All good things must come to an end, and in the morning Billy Joe and the salesman go their separate ways. He hitches a ride from a dark-haired twink in a Mustang, David Craig. Craig makes a play for Billy Joe’s dick, but Billy Joe ain’t having it.

David Craig in Gorton Hall's 1973 film THE EXPERIMENT
It might have something to do with David Craig’s Grinch-like
Undaunted, Craig picks up another hitchhiker, Tony Ross, who is much more accommodating. Ross is a lanky guy with a majestic penis. He also looks he could be Warren Oates’ little brother, which might be why the camera seldom moves above his waist. Not helping is neither Craig nor Ross are particularly dynamic sexual performers, with Craig either tentatively licking Ross’s dick or playing dead while Ross mechanically pumps his ass. Billy Joe, who is napping in the car for the duration of this scene, isn’t missing anything.

Gorton Hall as Herm in the 1973 film THE EXPERIMENT
Better call (Gorton) Hall.
But Billy Joe’s dad, Herm (Gorton Hall, also the movie’s writer and director), is missing Billy Joe, and so is Gary Lee, who checks out their usual haunts—the desert, the creek—looking for his best friend. He gets sidetracked when he’s cruised by a young guy from Hollywood, slumming in the boonies. Gary Lee takes him back to the shed where he practices his sword swallowing. The encounter isn’t as fulfilling as his night with Billy Joe, however. “Well, I guess is doesn’t matter, as long as you get your nut off,” smirks the Hollywood dude before telling Gary Lee ciao.

Billy Joe gives his father a call, just to assure him he’s OK; there are just some things he needs to figure out on his own (a touching scene, actually). Billy Joe has found a Hollywood dude of his own, the skinny son of a film director who looks like a cross between Jason Gould and Jane Adams. Billy Joe is visibly creeped out by him, but the director’s son persuades him to stay. “I thought there were some things you had to find out about yourself. I can think of no better place than in my basement. Call it the acid test.”

A still from Gorton Hall's 1973 movie THE EXPERIMENT
Presenting “the acid test.”
This time Billy Joe joins in, though most of the action involves his host, as well as Craig and Ross, who are a bit more spirited this time out, though it could just be the kaleidoscope camera tricks making it appear that way. The next morning Billy Joe wakes up on a bed covered in sheets from Bed, Bath & Fuck You!, with the director’s son advising him to go back to where he came from. “Depravity isn’t something you learn all at once. It takes time and practice.”

A still from the 1973 gay adult feature THE EXPERIMENT
From the Peter Max Nightmare Bedding collection...
Billy Joe takes his host’s advice and returns home, where he tells his father that he’s gay. Herm’s response is not what Billy Joe—or audiences in 1973—expects.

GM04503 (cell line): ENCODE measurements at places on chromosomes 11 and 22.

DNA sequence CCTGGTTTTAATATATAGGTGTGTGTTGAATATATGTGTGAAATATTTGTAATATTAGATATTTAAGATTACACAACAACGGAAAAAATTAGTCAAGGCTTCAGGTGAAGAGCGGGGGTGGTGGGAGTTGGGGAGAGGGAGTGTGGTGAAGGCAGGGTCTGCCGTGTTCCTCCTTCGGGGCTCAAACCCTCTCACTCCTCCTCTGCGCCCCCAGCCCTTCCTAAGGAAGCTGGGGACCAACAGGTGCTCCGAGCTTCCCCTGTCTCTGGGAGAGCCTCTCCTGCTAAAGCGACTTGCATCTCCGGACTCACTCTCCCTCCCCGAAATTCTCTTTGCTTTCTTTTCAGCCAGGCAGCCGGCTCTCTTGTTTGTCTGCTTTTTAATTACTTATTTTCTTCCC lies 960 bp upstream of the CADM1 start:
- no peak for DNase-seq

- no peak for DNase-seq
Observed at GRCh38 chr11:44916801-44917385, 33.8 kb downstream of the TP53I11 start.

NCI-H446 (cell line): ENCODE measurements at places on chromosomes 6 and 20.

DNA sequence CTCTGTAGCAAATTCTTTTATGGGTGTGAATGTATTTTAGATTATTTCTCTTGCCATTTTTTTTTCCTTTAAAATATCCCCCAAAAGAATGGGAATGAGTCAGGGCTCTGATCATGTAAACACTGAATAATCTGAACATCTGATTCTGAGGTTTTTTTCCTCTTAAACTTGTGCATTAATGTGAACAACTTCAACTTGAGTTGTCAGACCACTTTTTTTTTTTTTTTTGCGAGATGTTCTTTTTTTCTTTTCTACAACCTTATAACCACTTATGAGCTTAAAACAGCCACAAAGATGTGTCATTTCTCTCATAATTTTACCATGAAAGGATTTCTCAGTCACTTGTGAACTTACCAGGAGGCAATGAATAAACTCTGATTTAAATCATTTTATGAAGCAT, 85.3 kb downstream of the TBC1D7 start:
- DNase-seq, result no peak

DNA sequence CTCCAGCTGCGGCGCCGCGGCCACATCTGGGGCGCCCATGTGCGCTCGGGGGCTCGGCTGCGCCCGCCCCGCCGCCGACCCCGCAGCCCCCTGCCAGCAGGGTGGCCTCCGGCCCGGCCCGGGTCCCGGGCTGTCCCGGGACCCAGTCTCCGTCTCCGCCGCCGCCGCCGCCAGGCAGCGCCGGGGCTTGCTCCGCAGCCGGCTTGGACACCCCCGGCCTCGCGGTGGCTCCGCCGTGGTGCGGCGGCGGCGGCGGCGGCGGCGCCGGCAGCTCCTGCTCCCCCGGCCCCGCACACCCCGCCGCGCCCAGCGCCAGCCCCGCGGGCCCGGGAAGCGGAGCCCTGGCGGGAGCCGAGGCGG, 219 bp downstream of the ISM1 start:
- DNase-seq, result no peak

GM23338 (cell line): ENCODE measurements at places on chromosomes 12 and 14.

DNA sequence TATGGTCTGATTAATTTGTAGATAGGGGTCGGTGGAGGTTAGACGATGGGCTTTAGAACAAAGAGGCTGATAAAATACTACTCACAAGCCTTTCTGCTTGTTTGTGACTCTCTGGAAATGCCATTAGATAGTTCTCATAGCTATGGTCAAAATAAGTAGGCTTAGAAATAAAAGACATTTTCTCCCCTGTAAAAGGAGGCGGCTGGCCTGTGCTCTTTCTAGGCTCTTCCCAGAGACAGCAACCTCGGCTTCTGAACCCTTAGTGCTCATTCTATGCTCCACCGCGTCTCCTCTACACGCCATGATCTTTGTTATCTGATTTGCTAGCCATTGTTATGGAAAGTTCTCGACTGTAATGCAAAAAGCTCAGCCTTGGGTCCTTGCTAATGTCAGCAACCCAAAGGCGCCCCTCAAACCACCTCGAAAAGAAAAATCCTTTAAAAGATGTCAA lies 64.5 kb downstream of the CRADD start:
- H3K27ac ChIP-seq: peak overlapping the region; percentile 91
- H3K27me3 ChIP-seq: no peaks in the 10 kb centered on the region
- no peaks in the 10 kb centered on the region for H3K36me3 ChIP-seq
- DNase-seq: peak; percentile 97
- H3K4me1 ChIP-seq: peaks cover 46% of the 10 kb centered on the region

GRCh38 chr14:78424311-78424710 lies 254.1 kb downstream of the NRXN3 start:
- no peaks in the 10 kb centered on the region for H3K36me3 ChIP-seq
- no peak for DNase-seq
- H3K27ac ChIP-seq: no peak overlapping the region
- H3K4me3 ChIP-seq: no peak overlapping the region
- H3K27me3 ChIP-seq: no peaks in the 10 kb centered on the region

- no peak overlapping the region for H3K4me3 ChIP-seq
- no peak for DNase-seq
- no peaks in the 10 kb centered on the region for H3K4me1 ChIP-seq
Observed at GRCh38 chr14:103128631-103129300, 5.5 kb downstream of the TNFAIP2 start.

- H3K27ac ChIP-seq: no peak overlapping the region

The cover to Bijou World's DVD of THE EXPERIMENT
The Experiment is available
through Bijou Classics, and
presumably so is the movie from
which they grabbed that cover image.
According to the Ask Any Buddy podcast, Gorton Hall was the head chef of the ABC Studio commissary, but he had a number of creative side gigs, including writing pulp novels under his real name (unfortunately the AAB hosts don’t divulge what that real name is; I’d be combing eBay for one of those novels right now if they had), before getting into film via Pat Rocco. He was also a trained actor, which is why he liked to give himself roles in his films, and he certainly gives one of the more polished performances in The Experiment. His acting background was also why he liked to rehearse lines with his cast prior to shooting. Hall certainly got better-than-expected performances from Stevens and Daniels (other performers, like the guy cast as the director’s son, are lost causes).

The Experiment was released by Jaguar Films, the same company that released The Light from the Second Story Window. Like Second Story Window, The Experiment attempts to mimic mainstream Hollywood product and explore the struggles of being gay, as well as prominently feature Joey Daniels. Unlike Second Story Window, however, The Experiment succeeds by keeping its story simple, its scope small. It knows it can’t be a Douglas Sirk melodrama and doesn’t bother trying (though bless Second Story Window writer/director/star David Allen for going for it, limitations be damned), Furthermore, Experiment actually remembers it’s a porn film (though Hall reportedly preferred writing the scripts to directing the movies). It even has a few scenes that are borderline erotic. That said, the movie still works better as a coming-of-age/coming out drama, so maybe don’t watch this if you’re hoping to rub one out.